Database Software
I use Filemaker (the big brother of Bento) for my research data. One advantage of both of these applications is that they have supporting iPhone and iPad apps. For each new project I create a new database that has fields specific to that research project. There is very little in common between this different databases because of the different needs of each project. Typically I start by creating a spreadsheet with all the fields I think I need and then import that into Filemaker (Bento will also do this). This creates a database that looks like a spreadsheet. I then adjust each of the field descriptions to match the type and size of data I am expecting. Finally, I create one or more additional views of the database to make data entry and viewing of my data easier. If necessary I created an export template so I can import the data into a different program.

Indexing Programs
The second type of data storage application is the free-form indexing program. This is a program that you can dump any kind of information into, add keywords and notes and then search for it. This is what I use to capture random information that I think I might need sometime but at this point don’t know what to associate it with (e.g., snippets of text, web pages, documents). The beauty of these types of programs is that using keywords to organize allows you to have one piece of information in multiple places. I use EagleFILER but there is almost an infinite variety of these programs. Features to look for include hotkeys to enter data from any program, fast searching, integration with other software, and text based storage. Evernote is currently one of the most popular snippet storing and indexing programs.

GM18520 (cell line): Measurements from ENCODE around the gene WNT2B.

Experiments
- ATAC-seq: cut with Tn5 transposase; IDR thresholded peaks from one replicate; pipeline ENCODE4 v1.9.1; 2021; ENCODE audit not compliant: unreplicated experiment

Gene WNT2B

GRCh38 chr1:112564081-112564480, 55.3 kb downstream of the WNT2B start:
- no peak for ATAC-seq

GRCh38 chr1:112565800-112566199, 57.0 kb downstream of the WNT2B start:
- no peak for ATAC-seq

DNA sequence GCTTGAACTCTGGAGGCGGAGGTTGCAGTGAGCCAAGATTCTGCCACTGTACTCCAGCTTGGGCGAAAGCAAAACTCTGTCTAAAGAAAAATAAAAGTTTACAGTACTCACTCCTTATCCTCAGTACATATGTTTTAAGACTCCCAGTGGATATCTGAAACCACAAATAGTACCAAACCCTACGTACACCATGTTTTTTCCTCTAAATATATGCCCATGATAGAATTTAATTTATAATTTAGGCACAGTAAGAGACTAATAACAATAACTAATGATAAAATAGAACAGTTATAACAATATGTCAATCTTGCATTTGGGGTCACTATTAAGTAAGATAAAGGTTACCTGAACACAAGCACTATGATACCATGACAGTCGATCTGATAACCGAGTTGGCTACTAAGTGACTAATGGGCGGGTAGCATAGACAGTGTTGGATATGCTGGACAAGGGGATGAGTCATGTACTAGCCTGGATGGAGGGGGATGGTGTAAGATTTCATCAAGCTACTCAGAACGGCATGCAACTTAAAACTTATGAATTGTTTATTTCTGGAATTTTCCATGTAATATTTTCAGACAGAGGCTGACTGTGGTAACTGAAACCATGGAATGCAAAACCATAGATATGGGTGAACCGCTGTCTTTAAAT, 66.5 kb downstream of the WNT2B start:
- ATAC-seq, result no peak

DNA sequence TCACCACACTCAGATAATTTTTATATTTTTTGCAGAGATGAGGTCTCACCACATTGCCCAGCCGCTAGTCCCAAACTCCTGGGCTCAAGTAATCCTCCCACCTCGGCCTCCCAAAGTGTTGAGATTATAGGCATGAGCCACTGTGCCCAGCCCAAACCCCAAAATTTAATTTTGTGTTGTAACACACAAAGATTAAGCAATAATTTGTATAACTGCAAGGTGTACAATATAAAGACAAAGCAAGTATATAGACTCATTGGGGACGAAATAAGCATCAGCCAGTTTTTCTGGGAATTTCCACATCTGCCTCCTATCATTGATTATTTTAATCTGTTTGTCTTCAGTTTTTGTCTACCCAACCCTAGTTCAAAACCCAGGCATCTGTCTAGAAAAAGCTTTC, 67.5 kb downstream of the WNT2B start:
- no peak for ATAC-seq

Summary
You will find bits and pieces about capturing data in most research methods books. Two good introductory books that have helpful sections on capturing data are: